Accepted paper:

Learning to Negotiate: collective bargaining, technical knowledge and union subjectivation

Authors:

Thomas McNamara (La Trobe University)

Paper short abstract:

Zambian trade unionists are taught to conceptualise the bargaining process as a contest among equals. By presenting their poor wages as fair and technically derived, they perform a key piece of political labour for neoliberal exaction in Zambia

Paper long abstract:

Zambian miners consistently describe collective bargaining as the most important role of their union representatives. However, over the last ten years almost all Zambian mines' wage-negotiations have either achieved below inflation wage increases or resulted in strikes. Despite the fact that these inadequate results are caused by legal and political structures designed to favour investors over workers, Zambian trade unionists are taught to conceptualise the bargaining process as a contest among equals (guided by a mine's technical specifications). Subjectivation to this aspect of union identity occurs in trainings provided by international organisations and is reinforced through the bargaining process. Union leaders begin to understand their poor wage increases to be the result of 'production', 'company costs' and 'the price of copper' and attempt to mollify miners who believe that this is not the case. Through the bargaining process, these union leaders come to present their poor wages as fair and technically derived, performing a key piece of political labour for neoliberal exaction in Zambia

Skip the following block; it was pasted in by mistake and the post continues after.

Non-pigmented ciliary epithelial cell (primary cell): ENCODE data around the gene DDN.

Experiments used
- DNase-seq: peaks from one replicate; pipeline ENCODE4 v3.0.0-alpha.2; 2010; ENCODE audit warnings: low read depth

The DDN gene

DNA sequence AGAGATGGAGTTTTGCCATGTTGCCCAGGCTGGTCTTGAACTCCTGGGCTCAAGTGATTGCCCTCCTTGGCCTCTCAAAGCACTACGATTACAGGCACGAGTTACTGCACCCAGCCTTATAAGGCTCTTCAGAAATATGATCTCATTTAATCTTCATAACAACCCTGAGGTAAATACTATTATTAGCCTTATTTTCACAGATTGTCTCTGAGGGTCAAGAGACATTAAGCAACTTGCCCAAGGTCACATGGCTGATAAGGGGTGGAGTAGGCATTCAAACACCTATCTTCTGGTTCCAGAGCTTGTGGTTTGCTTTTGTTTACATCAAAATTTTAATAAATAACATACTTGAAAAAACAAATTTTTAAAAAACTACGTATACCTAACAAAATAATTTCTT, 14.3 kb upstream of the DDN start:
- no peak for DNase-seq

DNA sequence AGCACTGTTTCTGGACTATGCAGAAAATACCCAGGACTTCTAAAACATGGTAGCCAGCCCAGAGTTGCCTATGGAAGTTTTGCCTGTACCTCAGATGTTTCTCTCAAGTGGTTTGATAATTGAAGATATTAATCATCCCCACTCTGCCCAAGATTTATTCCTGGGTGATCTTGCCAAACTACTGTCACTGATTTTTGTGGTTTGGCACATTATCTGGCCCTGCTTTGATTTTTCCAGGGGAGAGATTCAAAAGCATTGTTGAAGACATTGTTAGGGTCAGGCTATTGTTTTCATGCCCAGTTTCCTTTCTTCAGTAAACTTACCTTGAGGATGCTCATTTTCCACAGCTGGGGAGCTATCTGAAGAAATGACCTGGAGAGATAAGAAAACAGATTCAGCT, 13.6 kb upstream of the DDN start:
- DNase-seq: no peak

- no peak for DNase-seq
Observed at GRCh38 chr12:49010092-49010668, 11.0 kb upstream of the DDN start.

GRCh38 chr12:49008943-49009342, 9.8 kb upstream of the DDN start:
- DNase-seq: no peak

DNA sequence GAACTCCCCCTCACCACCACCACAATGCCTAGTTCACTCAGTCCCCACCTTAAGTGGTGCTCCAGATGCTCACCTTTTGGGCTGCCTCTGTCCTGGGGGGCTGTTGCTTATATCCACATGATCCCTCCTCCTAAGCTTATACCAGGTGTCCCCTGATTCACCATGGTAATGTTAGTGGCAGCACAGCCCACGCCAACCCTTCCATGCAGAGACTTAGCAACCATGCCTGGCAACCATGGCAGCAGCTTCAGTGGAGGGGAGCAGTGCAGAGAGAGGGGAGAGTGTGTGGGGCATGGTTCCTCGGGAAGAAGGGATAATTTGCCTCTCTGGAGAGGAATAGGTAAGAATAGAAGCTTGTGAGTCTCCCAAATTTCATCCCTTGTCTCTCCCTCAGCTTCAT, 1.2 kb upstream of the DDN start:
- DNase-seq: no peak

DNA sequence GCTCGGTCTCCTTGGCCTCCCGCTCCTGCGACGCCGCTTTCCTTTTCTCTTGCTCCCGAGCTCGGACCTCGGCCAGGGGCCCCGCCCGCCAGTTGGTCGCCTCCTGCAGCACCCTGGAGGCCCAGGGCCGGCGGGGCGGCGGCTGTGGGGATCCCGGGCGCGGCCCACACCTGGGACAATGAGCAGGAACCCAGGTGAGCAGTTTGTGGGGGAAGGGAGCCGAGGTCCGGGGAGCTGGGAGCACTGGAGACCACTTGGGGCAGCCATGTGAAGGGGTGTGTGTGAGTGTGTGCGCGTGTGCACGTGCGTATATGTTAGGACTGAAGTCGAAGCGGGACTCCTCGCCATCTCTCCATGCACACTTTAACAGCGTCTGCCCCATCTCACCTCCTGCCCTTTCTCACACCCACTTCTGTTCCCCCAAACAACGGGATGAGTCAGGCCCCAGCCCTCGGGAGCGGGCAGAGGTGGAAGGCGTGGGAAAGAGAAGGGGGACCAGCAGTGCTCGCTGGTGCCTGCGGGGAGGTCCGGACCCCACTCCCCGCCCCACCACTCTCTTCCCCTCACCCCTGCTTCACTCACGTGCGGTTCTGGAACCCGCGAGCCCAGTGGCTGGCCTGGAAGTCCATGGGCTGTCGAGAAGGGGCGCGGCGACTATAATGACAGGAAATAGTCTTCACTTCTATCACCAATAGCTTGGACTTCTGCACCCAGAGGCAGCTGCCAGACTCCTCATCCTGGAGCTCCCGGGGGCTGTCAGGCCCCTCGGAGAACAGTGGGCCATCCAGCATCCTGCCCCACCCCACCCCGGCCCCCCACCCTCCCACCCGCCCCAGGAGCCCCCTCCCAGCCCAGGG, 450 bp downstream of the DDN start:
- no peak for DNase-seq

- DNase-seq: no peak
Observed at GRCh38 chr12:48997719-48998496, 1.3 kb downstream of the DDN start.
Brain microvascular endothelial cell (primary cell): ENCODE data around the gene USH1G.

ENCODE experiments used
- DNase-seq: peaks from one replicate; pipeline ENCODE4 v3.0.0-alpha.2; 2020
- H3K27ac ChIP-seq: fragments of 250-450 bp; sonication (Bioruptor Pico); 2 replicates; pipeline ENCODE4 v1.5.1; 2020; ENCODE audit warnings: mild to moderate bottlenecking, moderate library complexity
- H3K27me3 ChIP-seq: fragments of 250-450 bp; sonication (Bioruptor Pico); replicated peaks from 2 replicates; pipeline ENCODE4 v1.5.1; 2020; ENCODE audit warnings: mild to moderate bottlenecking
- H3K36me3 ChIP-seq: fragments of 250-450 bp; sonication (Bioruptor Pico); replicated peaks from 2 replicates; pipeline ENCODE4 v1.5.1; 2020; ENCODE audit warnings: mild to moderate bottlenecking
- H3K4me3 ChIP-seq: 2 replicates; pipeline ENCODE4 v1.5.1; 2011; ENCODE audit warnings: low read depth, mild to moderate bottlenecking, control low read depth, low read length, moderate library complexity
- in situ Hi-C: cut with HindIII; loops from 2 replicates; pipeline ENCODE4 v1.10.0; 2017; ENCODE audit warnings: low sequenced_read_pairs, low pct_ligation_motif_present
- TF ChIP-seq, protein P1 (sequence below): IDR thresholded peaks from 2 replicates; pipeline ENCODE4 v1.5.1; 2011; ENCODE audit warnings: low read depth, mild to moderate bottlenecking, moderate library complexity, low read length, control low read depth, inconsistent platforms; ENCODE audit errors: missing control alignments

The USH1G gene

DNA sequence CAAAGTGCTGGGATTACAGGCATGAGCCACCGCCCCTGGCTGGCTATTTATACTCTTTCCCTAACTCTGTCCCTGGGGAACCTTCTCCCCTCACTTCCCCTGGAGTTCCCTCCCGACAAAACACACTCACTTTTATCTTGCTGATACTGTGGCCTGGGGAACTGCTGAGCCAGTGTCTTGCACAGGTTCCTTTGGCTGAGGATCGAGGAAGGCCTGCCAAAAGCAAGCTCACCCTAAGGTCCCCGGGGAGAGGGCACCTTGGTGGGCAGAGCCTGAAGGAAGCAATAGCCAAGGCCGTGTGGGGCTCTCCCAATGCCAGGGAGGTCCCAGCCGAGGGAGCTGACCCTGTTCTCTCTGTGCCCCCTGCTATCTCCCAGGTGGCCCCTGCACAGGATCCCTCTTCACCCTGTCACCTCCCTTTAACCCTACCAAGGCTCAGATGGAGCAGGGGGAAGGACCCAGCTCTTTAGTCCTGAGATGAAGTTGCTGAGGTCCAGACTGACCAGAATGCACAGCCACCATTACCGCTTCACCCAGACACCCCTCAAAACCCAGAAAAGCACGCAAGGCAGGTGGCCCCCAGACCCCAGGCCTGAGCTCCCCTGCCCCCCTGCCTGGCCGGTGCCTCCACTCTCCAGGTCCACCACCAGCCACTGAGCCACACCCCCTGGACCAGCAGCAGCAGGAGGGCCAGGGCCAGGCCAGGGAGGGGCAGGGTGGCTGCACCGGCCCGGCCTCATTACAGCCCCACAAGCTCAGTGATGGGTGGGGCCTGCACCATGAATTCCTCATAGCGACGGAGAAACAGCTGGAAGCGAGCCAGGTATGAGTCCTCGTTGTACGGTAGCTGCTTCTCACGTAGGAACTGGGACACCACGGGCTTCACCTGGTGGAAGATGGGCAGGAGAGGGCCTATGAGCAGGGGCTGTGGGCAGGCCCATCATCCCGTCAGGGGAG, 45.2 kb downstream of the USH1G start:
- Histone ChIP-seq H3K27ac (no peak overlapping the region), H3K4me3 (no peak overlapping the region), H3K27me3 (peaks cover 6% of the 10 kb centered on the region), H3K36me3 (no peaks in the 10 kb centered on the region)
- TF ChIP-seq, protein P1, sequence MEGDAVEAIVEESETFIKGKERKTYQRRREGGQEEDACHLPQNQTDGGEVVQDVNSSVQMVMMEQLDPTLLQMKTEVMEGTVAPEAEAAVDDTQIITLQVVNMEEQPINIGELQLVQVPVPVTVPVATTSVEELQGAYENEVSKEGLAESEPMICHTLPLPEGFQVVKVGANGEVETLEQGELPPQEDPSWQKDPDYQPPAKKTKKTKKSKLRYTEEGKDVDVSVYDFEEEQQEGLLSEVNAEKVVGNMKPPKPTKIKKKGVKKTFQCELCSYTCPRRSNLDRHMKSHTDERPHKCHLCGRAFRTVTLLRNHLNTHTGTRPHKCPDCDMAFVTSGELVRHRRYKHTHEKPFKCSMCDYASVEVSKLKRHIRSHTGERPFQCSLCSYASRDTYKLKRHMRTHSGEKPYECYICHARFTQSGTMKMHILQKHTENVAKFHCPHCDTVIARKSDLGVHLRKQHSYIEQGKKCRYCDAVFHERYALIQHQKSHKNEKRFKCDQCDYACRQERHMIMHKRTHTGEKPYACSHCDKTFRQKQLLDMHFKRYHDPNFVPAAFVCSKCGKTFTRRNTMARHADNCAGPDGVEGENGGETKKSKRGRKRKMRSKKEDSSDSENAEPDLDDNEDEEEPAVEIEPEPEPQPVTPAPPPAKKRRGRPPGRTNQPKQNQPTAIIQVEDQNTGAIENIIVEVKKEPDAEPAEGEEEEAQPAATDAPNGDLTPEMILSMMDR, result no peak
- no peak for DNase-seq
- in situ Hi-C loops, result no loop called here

panel P060
Globalized workers and trade unionism